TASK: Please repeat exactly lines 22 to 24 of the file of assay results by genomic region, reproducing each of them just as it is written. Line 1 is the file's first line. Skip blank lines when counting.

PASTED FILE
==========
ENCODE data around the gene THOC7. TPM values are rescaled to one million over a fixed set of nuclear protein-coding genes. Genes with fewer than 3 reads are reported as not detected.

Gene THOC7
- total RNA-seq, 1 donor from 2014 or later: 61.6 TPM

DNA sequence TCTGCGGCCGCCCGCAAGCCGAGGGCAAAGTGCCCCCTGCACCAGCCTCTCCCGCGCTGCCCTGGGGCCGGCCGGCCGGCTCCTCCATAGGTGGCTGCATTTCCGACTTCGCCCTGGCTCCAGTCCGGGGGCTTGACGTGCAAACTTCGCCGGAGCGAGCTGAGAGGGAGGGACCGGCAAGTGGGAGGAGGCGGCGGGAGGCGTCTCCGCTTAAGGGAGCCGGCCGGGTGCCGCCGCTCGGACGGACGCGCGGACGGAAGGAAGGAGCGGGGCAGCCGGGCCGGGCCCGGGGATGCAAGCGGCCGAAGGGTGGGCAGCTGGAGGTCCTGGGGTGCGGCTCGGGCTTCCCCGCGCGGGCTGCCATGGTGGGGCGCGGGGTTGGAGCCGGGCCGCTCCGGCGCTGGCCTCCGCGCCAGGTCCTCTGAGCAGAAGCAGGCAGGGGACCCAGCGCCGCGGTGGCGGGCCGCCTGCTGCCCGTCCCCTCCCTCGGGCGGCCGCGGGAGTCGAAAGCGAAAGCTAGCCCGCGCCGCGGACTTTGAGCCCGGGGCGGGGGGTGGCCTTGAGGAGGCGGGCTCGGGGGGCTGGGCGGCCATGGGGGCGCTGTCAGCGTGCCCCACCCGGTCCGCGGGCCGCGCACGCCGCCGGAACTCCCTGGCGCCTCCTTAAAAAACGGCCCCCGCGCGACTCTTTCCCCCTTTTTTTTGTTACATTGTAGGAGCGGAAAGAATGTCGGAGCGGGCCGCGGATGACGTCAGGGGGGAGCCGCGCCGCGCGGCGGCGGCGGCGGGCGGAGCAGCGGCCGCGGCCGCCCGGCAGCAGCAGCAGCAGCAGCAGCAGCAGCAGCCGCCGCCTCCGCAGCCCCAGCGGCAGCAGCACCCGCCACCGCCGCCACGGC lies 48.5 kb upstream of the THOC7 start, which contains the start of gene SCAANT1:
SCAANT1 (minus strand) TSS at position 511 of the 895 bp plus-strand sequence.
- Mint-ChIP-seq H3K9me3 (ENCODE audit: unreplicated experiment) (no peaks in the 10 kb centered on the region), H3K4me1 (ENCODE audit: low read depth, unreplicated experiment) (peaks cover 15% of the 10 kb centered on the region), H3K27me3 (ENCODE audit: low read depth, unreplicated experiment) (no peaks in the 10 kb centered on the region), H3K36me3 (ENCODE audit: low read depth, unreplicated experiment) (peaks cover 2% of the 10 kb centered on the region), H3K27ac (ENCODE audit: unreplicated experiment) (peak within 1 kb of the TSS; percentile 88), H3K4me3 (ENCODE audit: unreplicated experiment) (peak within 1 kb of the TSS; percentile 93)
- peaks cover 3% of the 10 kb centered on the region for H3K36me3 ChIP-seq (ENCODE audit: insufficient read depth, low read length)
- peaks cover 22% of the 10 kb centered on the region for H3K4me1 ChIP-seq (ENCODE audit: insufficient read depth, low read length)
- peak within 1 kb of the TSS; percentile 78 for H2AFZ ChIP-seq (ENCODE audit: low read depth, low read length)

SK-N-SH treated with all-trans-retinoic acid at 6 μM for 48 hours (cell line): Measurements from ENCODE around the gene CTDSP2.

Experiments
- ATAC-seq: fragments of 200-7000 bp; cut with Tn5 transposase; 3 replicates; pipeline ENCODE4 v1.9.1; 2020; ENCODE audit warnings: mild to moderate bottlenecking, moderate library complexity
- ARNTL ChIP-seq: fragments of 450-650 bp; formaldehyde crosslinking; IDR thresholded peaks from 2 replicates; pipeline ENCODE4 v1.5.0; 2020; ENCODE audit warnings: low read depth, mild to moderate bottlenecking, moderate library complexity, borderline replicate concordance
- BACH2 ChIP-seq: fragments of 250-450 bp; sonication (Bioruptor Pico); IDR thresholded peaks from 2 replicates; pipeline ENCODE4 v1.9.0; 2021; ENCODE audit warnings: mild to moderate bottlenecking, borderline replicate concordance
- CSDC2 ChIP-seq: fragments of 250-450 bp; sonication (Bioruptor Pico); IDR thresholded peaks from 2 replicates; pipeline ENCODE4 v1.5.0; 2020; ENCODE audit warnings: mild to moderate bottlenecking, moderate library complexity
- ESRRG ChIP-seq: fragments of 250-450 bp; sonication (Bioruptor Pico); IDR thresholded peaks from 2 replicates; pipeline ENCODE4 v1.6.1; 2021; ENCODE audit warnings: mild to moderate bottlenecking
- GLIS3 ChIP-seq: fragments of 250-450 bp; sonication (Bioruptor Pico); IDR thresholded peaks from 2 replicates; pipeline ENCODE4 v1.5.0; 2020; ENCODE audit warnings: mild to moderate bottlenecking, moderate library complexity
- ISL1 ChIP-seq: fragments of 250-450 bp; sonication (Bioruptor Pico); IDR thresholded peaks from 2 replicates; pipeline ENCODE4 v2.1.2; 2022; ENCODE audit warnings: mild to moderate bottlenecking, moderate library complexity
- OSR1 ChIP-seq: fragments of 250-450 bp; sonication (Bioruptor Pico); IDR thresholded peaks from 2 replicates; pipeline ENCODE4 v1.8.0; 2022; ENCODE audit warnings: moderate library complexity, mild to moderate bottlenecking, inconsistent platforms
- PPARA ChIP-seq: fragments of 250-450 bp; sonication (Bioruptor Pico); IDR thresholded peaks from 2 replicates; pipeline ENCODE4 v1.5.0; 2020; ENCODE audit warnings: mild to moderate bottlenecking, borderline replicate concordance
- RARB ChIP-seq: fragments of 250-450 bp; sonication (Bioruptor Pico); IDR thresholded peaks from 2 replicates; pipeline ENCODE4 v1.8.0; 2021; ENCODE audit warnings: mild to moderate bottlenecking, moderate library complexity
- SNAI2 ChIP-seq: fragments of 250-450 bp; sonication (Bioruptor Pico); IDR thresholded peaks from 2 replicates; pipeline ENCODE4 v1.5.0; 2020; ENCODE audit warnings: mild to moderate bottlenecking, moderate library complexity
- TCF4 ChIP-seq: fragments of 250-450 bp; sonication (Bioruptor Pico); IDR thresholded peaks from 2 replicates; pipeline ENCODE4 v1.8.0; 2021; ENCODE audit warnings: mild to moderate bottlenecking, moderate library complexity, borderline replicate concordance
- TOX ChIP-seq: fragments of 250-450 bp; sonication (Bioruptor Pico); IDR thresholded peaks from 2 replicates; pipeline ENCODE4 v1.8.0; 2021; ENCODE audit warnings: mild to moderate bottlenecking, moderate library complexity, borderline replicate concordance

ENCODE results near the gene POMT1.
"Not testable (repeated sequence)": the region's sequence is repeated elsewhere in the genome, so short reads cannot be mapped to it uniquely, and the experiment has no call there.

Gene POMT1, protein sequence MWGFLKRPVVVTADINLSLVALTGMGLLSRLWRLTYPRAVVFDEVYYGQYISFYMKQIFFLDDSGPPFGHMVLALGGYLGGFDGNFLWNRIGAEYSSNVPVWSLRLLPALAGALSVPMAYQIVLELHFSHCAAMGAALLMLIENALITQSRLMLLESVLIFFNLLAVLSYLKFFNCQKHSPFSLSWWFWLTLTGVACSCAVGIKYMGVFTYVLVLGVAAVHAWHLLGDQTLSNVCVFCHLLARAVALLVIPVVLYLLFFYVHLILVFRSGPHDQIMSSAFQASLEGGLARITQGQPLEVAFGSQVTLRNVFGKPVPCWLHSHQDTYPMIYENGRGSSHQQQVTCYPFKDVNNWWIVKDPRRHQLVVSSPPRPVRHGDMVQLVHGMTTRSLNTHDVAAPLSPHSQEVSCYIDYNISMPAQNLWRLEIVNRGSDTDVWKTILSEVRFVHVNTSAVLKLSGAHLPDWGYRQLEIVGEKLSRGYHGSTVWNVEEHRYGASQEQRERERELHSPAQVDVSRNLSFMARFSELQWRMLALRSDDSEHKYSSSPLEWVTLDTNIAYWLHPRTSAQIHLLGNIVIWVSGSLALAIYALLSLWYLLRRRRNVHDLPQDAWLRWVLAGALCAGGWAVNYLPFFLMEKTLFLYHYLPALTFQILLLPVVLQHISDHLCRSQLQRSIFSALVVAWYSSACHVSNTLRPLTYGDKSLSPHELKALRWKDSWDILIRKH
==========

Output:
- SNAI2 ChIP-seq: fragments of 250-450 bp; sonication (Bioruptor Pico); IDR thresholded peaks from 2 replicates; pipeline ENCODE4 v1.5.0; 2020; ENCODE audit warnings: mild to moderate bottlenecking, moderate library complexity
- TCF4 ChIP-seq: fragments of 250-450 bp; sonication (Bioruptor Pico); IDR thresholded peaks from 2 replicates; pipeline ENCODE4 v1.8.0; 2021; ENCODE audit warnings: mild to moderate bottlenecking, moderate library complexity, borderline replicate concordance
- TOX ChIP-seq: fragments of 250-450 bp; sonication (Bioruptor Pico); IDR thresholded peaks from 2 replicates; pipeline ENCODE4 v1.8.0; 2021; ENCODE audit warnings: mild to moderate bottlenecking, moderate library complexity, borderline replicate concordance